- Keep the bulbs in a cool location (50-60F) in low light until well rooted, usually 2-3 weeks. The location can be a corner of the refrigerator, a cool basement, or an unheated garage.
- Then bring them gradually into direct sunlight and warmer temperatures.
- Discard the bulbs after bloom since they are not likely to re-bloom next year.
- Another option is to plant the bulbs directly in a pot with soil.
- Plant in light rich soil in a pot 1-2 inches larger in diameter than the bulb, with the upper half of the bulb exposed.
- Use a soilless sterile mix available at garden centers that includes 60-70% sphagnum peat moss, 10-30% perlite and 0-20% horticultural grade vermiculite, or make your own.
- Water thoroughly, usually once a week, but allow soil to become dry between waterings.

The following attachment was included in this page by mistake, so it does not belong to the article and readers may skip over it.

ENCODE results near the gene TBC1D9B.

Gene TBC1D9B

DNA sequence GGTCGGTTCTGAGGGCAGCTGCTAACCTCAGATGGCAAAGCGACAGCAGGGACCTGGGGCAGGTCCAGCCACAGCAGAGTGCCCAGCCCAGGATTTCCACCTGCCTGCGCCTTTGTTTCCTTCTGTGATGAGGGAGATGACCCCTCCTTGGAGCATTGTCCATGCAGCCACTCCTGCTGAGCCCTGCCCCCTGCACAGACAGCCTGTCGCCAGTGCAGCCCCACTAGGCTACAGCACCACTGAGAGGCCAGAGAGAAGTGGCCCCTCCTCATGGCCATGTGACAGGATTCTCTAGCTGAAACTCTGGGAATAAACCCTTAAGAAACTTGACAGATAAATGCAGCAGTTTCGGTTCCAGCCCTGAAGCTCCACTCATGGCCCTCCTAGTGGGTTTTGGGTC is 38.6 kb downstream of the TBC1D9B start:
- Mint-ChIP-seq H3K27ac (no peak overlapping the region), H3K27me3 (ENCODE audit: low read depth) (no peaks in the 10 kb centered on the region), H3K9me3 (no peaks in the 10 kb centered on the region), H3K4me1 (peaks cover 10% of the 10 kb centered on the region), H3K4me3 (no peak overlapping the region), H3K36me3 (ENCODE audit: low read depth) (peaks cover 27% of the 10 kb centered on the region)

- Place in a warm, sunny area until the flower buds show color, then move it to a location with indirect sunlight.
- After the first leaves appear, rotate the pot periodically to keep the stems straight.
- Put the pot in the coolest part of your home every night to help keep the blooms longer.
- With proper care, bulbs can be saved and forced to flower the next year.
More Blooms to Explore
Once you have experimented with indoor bulb forcing, you may want to explore some other easy spring flower bulbs like hyacinths, Muscari and large flowering crocus, or try those that require a bit more attention, like tulips, miniature daffodils, lily-of –the-valley and freesias.